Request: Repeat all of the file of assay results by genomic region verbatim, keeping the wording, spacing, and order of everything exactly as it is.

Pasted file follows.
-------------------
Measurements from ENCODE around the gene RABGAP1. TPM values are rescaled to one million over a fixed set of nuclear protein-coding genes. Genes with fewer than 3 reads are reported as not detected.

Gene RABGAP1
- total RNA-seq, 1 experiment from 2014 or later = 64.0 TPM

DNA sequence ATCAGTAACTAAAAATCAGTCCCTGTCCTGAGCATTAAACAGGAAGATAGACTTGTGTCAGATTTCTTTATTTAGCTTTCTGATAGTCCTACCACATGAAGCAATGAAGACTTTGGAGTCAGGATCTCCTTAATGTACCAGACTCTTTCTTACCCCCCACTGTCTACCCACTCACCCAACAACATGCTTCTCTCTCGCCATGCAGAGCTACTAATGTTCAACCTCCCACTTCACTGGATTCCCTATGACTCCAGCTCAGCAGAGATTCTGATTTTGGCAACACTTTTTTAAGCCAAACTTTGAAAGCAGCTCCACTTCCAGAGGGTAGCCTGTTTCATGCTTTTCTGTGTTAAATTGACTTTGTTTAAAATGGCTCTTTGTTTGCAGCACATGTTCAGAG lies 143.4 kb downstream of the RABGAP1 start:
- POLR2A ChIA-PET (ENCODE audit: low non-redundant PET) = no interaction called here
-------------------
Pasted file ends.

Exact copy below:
Measurements from ENCODE around the gene RABGAP1. TPM values are rescaled to one million over a fixed set of nuclear protein-coding genes. Genes with fewer than 3 reads are reported as not detected.

Gene RABGAP1
- total RNA-seq, 1 experiment from 2014 or later = 64.0 TPM

DNA sequence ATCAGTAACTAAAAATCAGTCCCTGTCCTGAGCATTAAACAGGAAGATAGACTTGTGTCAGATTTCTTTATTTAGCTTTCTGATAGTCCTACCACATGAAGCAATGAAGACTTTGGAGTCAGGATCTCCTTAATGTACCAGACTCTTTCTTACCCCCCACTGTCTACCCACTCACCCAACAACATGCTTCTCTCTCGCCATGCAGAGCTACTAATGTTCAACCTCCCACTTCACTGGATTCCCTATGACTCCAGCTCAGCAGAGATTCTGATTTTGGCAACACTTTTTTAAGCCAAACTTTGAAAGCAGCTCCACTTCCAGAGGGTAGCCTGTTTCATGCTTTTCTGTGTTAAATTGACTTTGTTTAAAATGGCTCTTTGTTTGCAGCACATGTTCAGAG lies 143.4 kb downstream of the RABGAP1 start:
- POLR2A ChIA-PET (ENCODE audit: low non-redundant PET) = no interaction called here